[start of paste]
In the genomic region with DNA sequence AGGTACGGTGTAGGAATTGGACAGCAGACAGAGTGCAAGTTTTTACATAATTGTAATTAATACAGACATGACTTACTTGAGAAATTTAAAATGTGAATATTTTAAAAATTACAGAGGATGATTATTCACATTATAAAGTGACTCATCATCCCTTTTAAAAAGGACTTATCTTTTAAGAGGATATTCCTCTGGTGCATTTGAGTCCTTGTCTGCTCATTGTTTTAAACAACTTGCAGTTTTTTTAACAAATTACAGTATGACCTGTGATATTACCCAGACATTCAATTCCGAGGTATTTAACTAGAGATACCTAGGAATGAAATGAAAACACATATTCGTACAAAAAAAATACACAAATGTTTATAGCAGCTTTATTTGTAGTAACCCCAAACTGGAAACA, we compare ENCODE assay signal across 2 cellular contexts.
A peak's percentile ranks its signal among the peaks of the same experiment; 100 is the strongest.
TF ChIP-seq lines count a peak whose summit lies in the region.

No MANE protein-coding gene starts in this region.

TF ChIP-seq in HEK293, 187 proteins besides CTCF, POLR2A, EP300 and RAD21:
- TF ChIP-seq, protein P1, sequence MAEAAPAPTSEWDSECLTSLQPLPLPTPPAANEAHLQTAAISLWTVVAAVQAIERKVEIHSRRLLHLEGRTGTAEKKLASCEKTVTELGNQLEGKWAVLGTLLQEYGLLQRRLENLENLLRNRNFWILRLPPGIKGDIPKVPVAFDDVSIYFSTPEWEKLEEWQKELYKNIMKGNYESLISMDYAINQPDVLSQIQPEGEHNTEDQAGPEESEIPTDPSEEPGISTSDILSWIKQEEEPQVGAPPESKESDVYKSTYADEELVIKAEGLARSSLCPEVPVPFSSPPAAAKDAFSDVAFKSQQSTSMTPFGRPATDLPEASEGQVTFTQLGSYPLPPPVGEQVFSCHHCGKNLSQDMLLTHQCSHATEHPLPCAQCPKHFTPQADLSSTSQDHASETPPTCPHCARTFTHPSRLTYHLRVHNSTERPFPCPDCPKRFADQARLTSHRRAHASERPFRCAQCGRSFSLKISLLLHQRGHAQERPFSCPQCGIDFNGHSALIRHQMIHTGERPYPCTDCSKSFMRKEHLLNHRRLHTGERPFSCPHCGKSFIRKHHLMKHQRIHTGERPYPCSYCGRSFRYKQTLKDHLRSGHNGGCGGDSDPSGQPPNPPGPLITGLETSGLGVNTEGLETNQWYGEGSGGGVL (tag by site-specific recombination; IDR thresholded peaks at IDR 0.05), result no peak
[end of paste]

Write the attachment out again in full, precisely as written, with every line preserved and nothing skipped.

In the genomic region with DNA sequence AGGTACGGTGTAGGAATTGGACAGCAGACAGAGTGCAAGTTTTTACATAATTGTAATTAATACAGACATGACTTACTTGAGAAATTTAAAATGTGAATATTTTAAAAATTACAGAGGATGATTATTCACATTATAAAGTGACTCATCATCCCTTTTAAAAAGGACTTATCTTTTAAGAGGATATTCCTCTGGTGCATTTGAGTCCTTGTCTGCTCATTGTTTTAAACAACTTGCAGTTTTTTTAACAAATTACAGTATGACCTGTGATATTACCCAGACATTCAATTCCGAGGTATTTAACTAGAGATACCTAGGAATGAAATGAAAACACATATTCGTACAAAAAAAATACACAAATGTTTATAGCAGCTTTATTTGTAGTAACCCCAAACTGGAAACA, we compare ENCODE assay signal across 2 cellular contexts.
A peak's percentile ranks its signal among the peaks of the same experiment; 100 is the strongest.
TF ChIP-seq lines count a peak whose summit lies in the region.

No MANE protein-coding gene starts in this region.

TF ChIP-seq in HEK293, 187 proteins besides CTCF, POLR2A, EP300 and RAD21:
- TF ChIP-seq, protein P1, sequence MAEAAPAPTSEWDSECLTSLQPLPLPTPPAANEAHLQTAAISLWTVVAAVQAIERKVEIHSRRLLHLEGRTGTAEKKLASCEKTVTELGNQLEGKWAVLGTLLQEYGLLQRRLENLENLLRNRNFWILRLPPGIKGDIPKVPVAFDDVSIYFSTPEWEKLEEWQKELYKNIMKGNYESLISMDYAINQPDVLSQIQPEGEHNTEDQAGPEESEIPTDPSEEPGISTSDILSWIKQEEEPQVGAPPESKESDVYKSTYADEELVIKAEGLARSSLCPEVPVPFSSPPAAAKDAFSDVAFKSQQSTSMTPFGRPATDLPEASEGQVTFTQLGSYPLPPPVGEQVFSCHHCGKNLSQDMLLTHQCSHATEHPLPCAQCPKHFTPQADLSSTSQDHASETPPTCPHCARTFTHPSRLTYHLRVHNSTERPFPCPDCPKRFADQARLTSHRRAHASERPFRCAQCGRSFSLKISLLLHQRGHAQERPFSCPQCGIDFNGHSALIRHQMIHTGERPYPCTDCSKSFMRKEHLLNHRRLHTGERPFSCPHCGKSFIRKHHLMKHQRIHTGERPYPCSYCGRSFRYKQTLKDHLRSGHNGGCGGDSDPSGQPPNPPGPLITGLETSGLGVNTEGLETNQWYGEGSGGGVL (tag by site-specific recombination; IDR thresholded peaks at IDR 0.05), result no peak